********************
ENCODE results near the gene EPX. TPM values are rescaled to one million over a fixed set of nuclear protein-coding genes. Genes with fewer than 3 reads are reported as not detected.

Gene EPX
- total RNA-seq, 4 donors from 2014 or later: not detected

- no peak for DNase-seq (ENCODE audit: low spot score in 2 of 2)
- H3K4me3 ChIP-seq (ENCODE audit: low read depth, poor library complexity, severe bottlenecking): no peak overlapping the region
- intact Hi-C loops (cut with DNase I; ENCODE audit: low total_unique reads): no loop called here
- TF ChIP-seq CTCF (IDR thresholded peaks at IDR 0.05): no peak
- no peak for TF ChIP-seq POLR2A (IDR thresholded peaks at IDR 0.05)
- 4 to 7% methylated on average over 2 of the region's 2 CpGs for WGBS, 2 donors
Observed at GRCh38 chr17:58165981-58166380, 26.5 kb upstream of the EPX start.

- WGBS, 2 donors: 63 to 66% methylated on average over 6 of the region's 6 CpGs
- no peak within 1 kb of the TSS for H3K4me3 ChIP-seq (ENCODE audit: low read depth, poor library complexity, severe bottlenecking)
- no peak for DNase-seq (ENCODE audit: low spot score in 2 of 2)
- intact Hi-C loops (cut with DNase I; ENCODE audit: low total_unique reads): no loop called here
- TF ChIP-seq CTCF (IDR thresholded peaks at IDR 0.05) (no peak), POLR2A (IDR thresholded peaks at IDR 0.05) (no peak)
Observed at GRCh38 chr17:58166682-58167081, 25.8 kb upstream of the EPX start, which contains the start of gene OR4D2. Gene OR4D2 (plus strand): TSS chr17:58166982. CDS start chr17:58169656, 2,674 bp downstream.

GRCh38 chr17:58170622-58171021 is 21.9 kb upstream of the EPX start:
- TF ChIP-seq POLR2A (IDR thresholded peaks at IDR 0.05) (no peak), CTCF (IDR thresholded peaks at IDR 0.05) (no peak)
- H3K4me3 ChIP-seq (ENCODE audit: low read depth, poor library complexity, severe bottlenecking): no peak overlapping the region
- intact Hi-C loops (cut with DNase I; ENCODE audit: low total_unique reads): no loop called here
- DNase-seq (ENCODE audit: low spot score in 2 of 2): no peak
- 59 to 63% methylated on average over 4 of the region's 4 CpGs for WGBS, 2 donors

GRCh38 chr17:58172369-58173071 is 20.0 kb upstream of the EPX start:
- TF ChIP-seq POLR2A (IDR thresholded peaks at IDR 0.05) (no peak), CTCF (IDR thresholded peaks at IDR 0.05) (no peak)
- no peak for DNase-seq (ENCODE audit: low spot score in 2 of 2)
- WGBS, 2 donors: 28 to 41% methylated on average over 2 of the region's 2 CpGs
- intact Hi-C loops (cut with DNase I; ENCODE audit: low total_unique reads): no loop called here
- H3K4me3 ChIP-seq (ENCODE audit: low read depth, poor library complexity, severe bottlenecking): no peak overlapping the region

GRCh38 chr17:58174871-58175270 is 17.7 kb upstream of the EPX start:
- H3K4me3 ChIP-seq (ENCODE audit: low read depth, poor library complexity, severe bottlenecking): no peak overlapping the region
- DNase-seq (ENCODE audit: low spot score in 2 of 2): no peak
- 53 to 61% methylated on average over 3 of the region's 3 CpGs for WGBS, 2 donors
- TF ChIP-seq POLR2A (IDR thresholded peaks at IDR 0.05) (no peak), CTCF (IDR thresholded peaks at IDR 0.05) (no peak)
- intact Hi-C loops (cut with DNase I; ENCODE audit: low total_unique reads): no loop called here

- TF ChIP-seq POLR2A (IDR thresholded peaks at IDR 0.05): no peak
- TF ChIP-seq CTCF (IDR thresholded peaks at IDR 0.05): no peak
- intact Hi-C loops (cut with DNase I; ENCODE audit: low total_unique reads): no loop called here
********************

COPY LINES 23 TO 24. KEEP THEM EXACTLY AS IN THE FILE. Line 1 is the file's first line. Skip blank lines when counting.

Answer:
GRCh38 chr17:58172369-58173071 is 20.0 kb upstream of the EPX start:
- TF ChIP-seq POLR2A (IDR thresholded peaks at IDR 0.05) (no peak), CTCF (IDR thresholded peaks at IDR 0.05) (no peak)